I was sitting on the sofa and my Little Boy (17 months old) was playing on the floor.  He came over and put his arms on the sofa (which is about armpit height for him!) and then tried to swing his leg up to climb up.  He failed and immediately gave up and wandered off again.  A little while later, he came back to try again.  This time, however, he scrabbled and clung and wrestled and started yelling at me insistently.  My response?  I pulled him up onto the sofa, of course.  I responded to him.  Yes, that’s an absolutely useless analogy in many ways, but it illustrates a point.  Did I love him more the second time he tried?  No, of course not.  In fact, that’s a stupid question really.  But I responded to his persistence.  He couldn’t get onto the sofa without my help.  But his first effort showed very little real desire to get up.  The disciplines are a bit like at.  It’s not that we need to yell at God before he’ll do anything (though in our troubling world, it can sometimes feel like that).  But sometimes we need to be a bit more disciplined in what we’re doing.  God doesn’t love us more if we are disciplined, any more than I loved my Little Boy more because he started shouting at me for help.  But He is a loving God who responds to us.  We have needs that only He can meet, and we need to be disciplined about putting ourselves in a position where He will do that.

Equally, I’m not saying at all that if you don’t get what you want from God you’re just not trying hard enough. That idea is a dangerous road that will lead to doubt, self-persecution and destructive thoughts.  Discipline must be matched with trust.  Not a trust that God will simply do what we want, but rather, a trust that God will do what is best.  Like Shadrach, Meshach and Abednego before they were thrown into the furnace, we can know that God is capable and in control, even though we can’t guarantee what He will do in any given situation.

My resolve this year is to put a bit more effort in.  Already this year, I’ve seen God responding to my greater efforts, my attempts to be a bit more disciplined.  I’d love you to join me on this journey.  Feel free to comment below, blog your own way through the disciplines (and put links to your blog in the comment section) or interact in any other way you find useful in developing your relationship with God.  I’d like also to commend to you a blog called God52, which is following a similar course, though with a weekly, rather than a monthly, challenge.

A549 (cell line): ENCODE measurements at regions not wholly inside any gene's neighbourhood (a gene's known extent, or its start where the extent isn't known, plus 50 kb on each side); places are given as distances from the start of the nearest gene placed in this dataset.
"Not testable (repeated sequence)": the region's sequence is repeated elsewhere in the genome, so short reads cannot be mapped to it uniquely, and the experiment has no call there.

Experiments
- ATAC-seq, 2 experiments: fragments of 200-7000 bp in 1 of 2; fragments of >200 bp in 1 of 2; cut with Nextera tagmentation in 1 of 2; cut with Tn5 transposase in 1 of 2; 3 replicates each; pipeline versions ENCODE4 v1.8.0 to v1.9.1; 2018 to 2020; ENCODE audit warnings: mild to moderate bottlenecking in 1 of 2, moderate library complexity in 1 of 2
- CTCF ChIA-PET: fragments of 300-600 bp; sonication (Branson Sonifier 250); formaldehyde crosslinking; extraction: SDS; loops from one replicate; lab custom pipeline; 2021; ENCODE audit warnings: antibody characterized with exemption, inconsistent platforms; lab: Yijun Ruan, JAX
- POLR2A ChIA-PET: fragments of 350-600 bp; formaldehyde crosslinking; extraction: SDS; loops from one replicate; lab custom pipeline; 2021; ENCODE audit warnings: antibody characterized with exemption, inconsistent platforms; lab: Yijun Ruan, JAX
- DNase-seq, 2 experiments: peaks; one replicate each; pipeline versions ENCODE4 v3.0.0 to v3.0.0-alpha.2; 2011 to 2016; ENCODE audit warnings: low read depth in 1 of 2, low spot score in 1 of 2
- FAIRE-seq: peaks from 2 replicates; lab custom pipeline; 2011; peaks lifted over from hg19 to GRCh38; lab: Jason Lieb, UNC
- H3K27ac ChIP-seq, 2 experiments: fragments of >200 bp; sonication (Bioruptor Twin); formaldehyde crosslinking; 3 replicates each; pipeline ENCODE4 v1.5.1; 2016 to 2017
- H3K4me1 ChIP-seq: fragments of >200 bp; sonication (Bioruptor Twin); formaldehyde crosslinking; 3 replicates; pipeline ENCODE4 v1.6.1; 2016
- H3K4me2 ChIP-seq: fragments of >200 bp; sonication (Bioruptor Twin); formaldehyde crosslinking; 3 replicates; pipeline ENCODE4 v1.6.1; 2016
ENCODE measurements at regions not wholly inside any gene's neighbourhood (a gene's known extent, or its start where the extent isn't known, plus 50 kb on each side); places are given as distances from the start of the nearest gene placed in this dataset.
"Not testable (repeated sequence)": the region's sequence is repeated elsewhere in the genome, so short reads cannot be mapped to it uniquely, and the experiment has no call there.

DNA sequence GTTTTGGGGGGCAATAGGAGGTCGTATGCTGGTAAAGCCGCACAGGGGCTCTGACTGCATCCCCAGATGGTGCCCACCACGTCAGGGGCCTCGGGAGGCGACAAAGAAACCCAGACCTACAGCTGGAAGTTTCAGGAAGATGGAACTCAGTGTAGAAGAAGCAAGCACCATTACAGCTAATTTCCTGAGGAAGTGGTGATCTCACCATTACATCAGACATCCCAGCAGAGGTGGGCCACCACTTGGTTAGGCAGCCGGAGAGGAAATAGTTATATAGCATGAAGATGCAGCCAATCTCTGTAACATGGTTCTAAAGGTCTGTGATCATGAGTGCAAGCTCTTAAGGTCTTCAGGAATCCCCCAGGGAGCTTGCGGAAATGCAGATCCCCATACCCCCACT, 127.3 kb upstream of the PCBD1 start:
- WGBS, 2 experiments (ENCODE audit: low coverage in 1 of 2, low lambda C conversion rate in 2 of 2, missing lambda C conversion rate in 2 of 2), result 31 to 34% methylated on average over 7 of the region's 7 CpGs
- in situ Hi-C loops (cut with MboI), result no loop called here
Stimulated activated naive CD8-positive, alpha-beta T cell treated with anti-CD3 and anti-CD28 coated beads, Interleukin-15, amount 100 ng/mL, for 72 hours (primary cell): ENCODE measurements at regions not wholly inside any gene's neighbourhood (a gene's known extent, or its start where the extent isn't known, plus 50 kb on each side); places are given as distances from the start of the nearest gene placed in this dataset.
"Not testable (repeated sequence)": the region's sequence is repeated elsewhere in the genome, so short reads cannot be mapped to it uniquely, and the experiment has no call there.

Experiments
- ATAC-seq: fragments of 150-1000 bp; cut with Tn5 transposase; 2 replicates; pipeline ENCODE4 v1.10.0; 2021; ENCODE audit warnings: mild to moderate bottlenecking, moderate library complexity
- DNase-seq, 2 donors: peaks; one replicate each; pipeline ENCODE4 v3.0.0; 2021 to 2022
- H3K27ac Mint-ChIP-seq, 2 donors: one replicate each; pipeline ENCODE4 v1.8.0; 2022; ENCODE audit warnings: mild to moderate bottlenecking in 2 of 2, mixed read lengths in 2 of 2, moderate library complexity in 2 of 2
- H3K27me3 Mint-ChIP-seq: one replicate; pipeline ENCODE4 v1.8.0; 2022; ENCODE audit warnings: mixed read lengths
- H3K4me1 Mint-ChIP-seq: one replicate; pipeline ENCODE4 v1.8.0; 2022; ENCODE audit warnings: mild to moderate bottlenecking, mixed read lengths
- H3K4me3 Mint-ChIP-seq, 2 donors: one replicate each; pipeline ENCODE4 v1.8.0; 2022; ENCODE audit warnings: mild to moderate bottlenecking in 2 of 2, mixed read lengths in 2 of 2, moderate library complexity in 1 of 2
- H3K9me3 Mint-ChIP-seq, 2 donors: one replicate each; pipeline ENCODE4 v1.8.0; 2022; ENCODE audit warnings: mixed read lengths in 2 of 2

Can I also suggest a bit of homework over the next month.  First of all, if you want to see some changes in your life as a result of this journey, you’ll need to ask God to help!  As we change our habits, God changes our hearts.

Secondly, can I suggest you take some time to review where you’re at currently with the disciplines.  The likely ones we’ll cover this year are (in no particular order):

Study, Prayer, Confession, Worship, Service, Meditation, Submission, Silence, Solitude, Purity, Fasting, Simplicity and Generosity.  Some might double up…

Let’s go for it!

Print Friendly

About Nick Parish

Nick is a stay at home Dad who’s slowly learning that this fact doesn’t need to be justified by adding things like, ‘I’m writing a book’, and ‘I’m a Special Constable with Derbyshire Police’ (though both these facts are true…) He is heavily outnumbered by girls during term time, living in a boarding school in the Midlands. He grew up (ish) in Pakistan, returning to England at the age of 14. Though he’s happy to think of both places at home, he keeps reminding himself that he’ll never really be home this side of eternity. He is married to Anna, who runs the boarding house in which they live, and they have two boys, Joshua and Luke. He blogs at longingtobeholy.wordpress.com and Tweets @longingtobeholy